Data Processing and Outcome Measures
The signals from the knee dynamometer force transducer (Bending beam load cell 1-Z6FC3, Darmstadt, Germany) were sampled at 1,000 Hz by a custom-made LabView 2015 routine (National Instruments Corp., Austin, TX, United States). A low-pass filter (Butterworth second-order) with a 5-Hz cut-off frequency (Djordjevic and Uygur, 2017) was used for raw data signal filtration. Another custom-made LabView 2015 routine (National Instruments Corp., Austin, TX, United States) routine was used for data analysis. The program routine automatically placed two cursors on the time derivate curve corresponding to peak RFD and peak RFR (1-ms sampling window) of each of the acquired force pulses. One additional cursor was placed on the force curve and depicted the peak force. We performed manual inspection for all signals to verify correct cursor placement. For each pulse, we recorded the magnitudes of peak force, RFD, and RFR (Mathern et al., 2019). The regression parameters were obtained from the relationship between the peak torque and corresponding peak RFD and peak RFR and used as a dependent variable. This relationship was used for the calculation of kRFD–SF (/s) and kRFR–SF (/s) of the regression line (main dependent outcome measures of interest). Other linear regression parameters, r2 (r2RFD–SF, r2RFR–SF), y-intercept [y-intRFD (%MVC/s), y-intRFR (%MVC/s)], and theoretical peak RFD/RFR [TPRFD (%MVC/s), TPRFR–SF (%MVC/s)] were calculated for each participant. TPRFD and TPRFR represent the newly introduced outcome measures determined by linear interpolation for each participant’s regression line (y = k × x + n) solved for x = 100 (maximal theoretical peak RFD/RFR). Inter-limb symmetries were calculated for main outcome measures (kRFD–SF, kRFR–SF, TPRFD, and TPRFR) in accordance with the previously published equation (Smajla et al., 2021a) (Eq. 1).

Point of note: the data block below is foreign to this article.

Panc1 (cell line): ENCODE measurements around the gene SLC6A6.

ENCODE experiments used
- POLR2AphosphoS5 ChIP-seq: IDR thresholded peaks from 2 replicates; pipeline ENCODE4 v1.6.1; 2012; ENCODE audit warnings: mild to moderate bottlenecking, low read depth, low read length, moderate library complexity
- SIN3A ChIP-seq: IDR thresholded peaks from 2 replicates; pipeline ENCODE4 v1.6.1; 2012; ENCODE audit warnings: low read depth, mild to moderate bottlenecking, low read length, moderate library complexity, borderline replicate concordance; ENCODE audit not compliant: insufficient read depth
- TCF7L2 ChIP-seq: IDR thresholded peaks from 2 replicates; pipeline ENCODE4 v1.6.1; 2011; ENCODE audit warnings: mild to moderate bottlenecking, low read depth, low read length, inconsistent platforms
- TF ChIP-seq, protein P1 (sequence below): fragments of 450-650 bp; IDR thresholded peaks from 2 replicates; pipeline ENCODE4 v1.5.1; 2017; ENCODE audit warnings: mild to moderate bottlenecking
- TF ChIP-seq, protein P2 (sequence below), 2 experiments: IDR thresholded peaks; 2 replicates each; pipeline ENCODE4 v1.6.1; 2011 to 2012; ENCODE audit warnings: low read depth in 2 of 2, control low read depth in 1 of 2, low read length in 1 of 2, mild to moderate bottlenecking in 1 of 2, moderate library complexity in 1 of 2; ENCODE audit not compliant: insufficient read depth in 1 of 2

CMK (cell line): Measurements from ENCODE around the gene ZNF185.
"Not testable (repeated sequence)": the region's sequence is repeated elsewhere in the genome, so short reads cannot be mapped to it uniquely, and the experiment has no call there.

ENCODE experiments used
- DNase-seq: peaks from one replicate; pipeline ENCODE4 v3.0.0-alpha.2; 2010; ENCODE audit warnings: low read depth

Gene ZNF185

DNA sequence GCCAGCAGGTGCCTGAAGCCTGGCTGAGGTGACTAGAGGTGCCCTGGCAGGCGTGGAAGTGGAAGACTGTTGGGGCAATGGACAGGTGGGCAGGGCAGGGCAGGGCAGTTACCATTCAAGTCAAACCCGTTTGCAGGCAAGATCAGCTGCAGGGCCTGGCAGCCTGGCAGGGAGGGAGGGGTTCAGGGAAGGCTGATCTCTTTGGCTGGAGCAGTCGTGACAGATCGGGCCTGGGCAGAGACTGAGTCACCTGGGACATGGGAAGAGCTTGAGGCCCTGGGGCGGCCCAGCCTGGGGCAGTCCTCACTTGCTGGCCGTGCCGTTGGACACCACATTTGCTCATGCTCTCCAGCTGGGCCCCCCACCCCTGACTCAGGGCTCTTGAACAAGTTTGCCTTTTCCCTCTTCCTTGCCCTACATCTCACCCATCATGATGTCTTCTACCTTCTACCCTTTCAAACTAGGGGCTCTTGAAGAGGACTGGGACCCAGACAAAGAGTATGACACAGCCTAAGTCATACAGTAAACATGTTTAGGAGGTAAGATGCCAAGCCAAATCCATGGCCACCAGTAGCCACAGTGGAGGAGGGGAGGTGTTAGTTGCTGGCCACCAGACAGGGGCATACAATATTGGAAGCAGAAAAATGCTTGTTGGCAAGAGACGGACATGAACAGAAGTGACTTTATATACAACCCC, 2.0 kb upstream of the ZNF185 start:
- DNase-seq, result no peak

R Statistical Software (version 4.0.3, R Core Team, R Foundation for Statistical Computing, Vienna, Austria) was used for all the performed statistical analyses. Descriptive statistics of the dependent variables are presented as mean ± standard deviation. In the subsample analysis, the following reliability measures were used to describe intra-session reliability for absolute and symmetry outcome measures: (a) intraclass correlation coefficient (ICC2,1), (b) coefficient of variation (CV), and c) typical error (TE) (Hopkins, 2000). ICC2,1 estimates and their 95% confidence intervals (CI) were interpreted according to Koo and Li (2015), while CV (within-subject standard deviation method) values of <10% were considered acceptable (Cormack et al., 2008). Prior to analysis, the data distribution for each of the outcome measures in the groups under study was assessed by performing a Shapiro–Wilk test and looking at Q–Q plots of the residuals. The homogeneity of variance was determined with the use of Levene’s test. A two-way analysis of variance (ANOVA) was used to examine the effect of gender and sports on main outcome measures kRFD–SF, kRFR–SF, TPRFD, and TPRFR, followed by Bonferroni-adjusted significance tests for post hoc pairwise comparisons. The inter-limb symmetry outcome measures were not normally distributed; therefore, a robust two-way ANOVA on trimmed means using the t2way function from the WRS2 package (Mair and Wilcox, 2020) was performed for between-group comparisons. When the main effect was found to be significant, the Yuen’s modified test for independent trimmed means (20% level) (Yuen, 1974) with a bootstrap (n = 599) was used for post hoc group comparisons (yuenbt function from the WRS2 package). The effect size for the two-way ANOVA of the main outcome measures was described using partial eta squared () with the following interpretation: small (0.01–0.06), medium (0.06–0.14), and large (>0.14) (Cohen, 1992). Classical Cohen’s d effect size was calculated for post hoc comparisons (Cohen, 1988) of main outcome measures. For determining the magnitude of inter-limb symmetries by post hoc comparisons, a robust alternative to the classical Cohen’s d effect size with percentile bootstrap 95% CI was calculated (δR) according to Algina et al. (2005). Both Cohen’s d and δR were interpreted as follows: negligible (<0.2), small (0.2–0.5), moderate (0.5–0.8), and large (>0.8). For all statistical tests performed, significance level was set at p < 0.05 (two-tailed).